Former Lebanon College Dean Wants To Launch Liberal Arts Institute
The former Dean of the now defunct Lebanon College in New Hampshire is trying to launch a new kind of educational institution that would offer liberal arts instruction in non-classroom settings.
When the college closed its doors this fall, citing financial problems and declining enrollment, Dean Robert Craig Baum was devastated. Baum laments that the small, private college serving diverse students in the heart of Lebanon’s downtown district was unable to maintain a deep commitment to liberal arts education. He says competition for students comes in part from a rush to provide workforce training—for example, for radiographers, people who administer X-rays.
“And specifically one of Lebanon College's partners, the DHMC, the Dartmouth Hitchcock Medical Center, at the same time it was saying, on the one hand, ‘we respect the academics, we also need workers,’ so they created their own medical assistant radiography program at the same time we are trying to compete for those students,” Baum says.
So what if, Baum wonders, a new kind of institute provided liberal arts education for non-traditional students – not in competition, but in collaboration with other colleges and with local employers? And what if that institute kept its overhead low, didn’t own a building, and partnered instead with financially stable leaders in the creative economy of the Upper Valley? Places like the Lebanon Opera House and the Center for Cartoon Studies? That, in a nutshell, is the idea behind the Lebanon Institute of Liberal Arts, or LILA.
“LILA allows for this apprenticeship model to work directly with these amazing institutions and say, when you are doing a series - a new lecture series - or a new artist comes to town, there’s usually a group of people that want to see that, want to attend that,” Baum says.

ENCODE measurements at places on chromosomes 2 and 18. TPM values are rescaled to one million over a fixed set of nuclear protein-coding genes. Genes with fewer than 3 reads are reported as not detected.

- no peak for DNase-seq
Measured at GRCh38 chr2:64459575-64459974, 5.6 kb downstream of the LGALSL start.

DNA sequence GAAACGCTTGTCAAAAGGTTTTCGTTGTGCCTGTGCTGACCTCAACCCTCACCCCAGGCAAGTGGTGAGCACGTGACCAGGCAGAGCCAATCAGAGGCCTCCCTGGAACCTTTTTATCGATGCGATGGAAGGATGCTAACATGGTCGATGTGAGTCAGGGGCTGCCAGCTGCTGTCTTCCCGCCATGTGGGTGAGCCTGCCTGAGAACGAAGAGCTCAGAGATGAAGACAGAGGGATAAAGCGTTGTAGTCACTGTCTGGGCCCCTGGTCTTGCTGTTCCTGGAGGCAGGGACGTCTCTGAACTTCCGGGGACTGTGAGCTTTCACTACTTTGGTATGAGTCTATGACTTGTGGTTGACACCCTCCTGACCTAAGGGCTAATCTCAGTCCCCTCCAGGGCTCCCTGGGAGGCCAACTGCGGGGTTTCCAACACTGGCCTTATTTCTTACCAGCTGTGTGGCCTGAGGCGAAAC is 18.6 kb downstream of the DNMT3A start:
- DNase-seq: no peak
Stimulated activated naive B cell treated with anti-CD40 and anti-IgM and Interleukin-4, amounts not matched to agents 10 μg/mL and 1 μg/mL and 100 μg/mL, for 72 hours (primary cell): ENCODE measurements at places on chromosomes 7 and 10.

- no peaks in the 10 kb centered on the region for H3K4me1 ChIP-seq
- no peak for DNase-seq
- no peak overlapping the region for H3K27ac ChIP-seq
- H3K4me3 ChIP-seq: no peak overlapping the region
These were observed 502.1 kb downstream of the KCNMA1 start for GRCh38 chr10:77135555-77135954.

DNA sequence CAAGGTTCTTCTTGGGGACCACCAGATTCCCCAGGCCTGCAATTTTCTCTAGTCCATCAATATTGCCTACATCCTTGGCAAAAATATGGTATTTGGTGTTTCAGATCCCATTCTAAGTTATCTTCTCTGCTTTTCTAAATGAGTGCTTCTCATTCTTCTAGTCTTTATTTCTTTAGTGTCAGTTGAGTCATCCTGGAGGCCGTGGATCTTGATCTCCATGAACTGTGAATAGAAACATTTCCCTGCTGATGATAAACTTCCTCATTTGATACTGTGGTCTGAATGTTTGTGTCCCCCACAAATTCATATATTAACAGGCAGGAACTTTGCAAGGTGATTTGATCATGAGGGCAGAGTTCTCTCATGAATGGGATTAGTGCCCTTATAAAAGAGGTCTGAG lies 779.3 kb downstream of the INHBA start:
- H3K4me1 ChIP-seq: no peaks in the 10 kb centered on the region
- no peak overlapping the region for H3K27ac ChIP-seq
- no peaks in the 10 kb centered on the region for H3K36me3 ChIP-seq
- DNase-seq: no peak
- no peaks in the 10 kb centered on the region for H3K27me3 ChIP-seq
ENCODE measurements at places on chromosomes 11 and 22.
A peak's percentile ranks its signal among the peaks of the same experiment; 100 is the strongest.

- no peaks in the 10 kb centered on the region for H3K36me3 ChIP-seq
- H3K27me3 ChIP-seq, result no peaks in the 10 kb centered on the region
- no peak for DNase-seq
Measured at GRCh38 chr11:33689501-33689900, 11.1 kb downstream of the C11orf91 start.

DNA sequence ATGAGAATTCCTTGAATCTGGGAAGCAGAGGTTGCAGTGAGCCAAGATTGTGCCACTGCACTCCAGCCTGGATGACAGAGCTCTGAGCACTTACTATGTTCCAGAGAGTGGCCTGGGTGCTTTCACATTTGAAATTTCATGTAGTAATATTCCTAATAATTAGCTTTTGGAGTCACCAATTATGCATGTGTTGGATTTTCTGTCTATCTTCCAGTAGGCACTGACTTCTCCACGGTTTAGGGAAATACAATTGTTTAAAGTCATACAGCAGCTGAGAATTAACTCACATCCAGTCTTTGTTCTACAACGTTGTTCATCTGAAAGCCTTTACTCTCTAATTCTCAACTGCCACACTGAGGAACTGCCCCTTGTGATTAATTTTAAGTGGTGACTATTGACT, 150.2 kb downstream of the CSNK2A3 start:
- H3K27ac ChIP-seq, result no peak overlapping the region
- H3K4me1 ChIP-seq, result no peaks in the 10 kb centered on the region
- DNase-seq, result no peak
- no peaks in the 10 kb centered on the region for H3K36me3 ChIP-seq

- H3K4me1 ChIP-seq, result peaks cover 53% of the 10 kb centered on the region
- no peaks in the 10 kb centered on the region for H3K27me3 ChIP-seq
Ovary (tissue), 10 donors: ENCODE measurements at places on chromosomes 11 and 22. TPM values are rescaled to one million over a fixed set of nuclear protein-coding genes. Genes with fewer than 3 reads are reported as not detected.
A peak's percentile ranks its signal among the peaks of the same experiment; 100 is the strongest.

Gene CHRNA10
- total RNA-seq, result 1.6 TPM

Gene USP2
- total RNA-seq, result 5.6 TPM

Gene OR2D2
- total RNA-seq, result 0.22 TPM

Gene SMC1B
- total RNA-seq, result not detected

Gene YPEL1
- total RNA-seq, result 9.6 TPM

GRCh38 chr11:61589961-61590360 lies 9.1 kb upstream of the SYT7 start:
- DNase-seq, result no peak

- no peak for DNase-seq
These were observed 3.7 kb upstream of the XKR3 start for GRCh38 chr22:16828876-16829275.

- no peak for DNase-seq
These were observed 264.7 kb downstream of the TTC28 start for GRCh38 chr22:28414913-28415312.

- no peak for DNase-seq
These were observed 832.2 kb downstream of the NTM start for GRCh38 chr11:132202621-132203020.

“Can we find a way to give them more of an academic platform on which to stand while they are looking in or participating in these events and then build individualized programs around that eventually?” he’s been asking community leaders.
With hair over his ears and a bandana around his neck, Baum doesn’t look like a typical tweedy academic. He is also a media producer. He earned his Master’s degree in Liberal Studies from Dartmouth College, where he worked with playwright August Wilson. His Ph.D. comes from The European Graduate School, an unusual program he says could be a model for the Institute he'd like to start in the Upper Valley.
Baum says he knows that Institute faces tall odds. Even if partners and students show interest, he will need funding, non-profit status, and a sound business plan. But the larger business community, he promises, would benefit from a free-standing liberal arts program reborn from a college that has died.
“That’s what we are trying to do, we are trying to detach from basically a very toxic environment, create a home for ideas and traditions that honestly are going to save us,” he says.
Save us, Baum says, from a world where workers are unable to think critically beyond the immediate task before them. The Lebanon Institute, he says, would try to foster intellectual flexibility. It would begin, he says, as a series of TED-style talks by creative entrepreneurs. Heather Clow, the Executive Director of the Lebanon Opera House, says she has been talking with Baum about co-producing a series like that.
Meanwhile, LILA has no website or Facebook page yet, but updates on the early planning process are accessible through Baum’s Twitter account, N1Academy.